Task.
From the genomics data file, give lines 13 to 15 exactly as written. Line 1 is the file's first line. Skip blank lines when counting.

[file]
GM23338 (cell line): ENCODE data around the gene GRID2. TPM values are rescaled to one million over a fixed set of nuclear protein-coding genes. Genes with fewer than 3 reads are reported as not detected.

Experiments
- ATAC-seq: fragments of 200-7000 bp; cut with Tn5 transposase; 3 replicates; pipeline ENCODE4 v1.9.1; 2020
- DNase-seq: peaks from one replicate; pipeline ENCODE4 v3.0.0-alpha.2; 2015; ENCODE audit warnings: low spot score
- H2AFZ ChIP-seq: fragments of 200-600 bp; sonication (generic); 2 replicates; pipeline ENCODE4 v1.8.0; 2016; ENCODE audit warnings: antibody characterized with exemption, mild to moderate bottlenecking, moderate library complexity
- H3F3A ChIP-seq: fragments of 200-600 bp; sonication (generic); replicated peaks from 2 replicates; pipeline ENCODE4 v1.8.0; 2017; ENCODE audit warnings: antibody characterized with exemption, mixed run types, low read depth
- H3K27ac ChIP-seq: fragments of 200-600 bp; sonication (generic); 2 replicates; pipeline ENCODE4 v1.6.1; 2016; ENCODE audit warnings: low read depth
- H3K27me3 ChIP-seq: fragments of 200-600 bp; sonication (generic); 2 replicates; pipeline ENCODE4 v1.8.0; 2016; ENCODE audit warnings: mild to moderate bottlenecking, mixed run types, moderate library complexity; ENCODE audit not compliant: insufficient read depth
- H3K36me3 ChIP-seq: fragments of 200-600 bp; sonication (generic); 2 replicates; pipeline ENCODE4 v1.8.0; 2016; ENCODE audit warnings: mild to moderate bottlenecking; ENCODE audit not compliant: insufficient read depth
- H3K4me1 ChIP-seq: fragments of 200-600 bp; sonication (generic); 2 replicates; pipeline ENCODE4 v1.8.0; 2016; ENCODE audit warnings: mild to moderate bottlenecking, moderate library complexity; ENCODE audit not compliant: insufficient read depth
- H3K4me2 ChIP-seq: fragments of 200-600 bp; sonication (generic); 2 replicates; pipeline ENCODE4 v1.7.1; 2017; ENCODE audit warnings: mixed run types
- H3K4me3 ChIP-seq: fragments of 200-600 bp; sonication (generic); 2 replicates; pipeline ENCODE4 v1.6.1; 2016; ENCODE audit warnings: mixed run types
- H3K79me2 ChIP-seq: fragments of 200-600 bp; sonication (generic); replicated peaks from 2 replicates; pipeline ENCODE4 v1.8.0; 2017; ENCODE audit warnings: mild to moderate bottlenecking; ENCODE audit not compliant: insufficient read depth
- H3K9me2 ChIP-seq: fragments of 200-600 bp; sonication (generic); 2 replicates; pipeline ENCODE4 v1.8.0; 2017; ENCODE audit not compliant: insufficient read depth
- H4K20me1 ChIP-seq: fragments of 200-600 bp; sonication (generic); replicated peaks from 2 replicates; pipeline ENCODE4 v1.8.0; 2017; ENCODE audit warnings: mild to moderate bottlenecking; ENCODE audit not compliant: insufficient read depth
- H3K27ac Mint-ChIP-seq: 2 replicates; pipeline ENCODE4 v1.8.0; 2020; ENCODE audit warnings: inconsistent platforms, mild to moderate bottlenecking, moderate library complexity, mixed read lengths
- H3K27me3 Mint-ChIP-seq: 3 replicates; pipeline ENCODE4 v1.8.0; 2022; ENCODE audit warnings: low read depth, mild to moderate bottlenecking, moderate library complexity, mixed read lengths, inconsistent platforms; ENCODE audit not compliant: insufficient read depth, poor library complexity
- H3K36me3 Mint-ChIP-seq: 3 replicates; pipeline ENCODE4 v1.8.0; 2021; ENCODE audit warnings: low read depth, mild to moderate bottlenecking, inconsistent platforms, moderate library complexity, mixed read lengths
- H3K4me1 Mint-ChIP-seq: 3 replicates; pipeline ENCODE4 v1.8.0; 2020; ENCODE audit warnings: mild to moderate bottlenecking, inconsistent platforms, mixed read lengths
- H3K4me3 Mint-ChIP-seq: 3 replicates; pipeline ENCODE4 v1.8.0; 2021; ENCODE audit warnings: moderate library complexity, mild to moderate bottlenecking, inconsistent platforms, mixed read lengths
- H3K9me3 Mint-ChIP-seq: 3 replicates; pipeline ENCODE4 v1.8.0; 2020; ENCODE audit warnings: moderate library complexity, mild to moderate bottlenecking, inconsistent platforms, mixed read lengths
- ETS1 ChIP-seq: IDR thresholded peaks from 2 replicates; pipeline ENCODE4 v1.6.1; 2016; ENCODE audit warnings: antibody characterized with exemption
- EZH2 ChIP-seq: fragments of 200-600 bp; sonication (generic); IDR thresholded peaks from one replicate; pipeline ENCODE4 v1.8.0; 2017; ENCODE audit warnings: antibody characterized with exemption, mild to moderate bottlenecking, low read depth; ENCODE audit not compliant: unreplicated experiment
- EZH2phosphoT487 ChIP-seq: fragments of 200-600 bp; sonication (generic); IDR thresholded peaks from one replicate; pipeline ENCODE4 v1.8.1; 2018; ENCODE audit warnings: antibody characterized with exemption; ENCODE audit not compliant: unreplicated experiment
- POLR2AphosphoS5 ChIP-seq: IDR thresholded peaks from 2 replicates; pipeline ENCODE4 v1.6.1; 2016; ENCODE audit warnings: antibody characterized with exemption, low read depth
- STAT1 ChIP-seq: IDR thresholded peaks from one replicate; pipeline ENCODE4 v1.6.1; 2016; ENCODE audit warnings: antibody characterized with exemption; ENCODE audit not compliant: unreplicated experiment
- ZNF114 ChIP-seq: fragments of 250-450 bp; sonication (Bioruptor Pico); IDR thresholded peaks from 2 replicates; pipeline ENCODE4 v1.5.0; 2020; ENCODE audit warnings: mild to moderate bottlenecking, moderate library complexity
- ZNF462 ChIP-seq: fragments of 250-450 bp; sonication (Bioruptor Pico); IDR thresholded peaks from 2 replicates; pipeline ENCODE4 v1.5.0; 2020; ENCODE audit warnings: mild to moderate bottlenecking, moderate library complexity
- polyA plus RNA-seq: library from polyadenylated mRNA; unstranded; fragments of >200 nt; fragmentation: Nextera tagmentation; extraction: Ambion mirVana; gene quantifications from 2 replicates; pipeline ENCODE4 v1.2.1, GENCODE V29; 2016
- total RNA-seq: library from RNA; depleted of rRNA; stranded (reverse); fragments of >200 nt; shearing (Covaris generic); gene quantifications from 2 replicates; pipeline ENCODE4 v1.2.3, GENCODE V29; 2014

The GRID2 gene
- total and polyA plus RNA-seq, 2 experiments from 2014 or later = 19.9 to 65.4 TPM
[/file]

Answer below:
- H3K79me2 ChIP-seq: fragments of 200-600 bp; sonication (generic); replicated peaks from 2 replicates; pipeline ENCODE4 v1.8.0; 2017; ENCODE audit warnings: mild to moderate bottlenecking; ENCODE audit not compliant: insufficient read depth
- H3K9me2 ChIP-seq: fragments of 200-600 bp; sonication (generic); 2 replicates; pipeline ENCODE4 v1.8.0; 2017; ENCODE audit not compliant: insufficient read depth
- H4K20me1 ChIP-seq: fragments of 200-600 bp; sonication (generic); replicated peaks from 2 replicates; pipeline ENCODE4 v1.8.0; 2017; ENCODE audit warnings: mild to moderate bottlenecking; ENCODE audit not compliant: insufficient read depth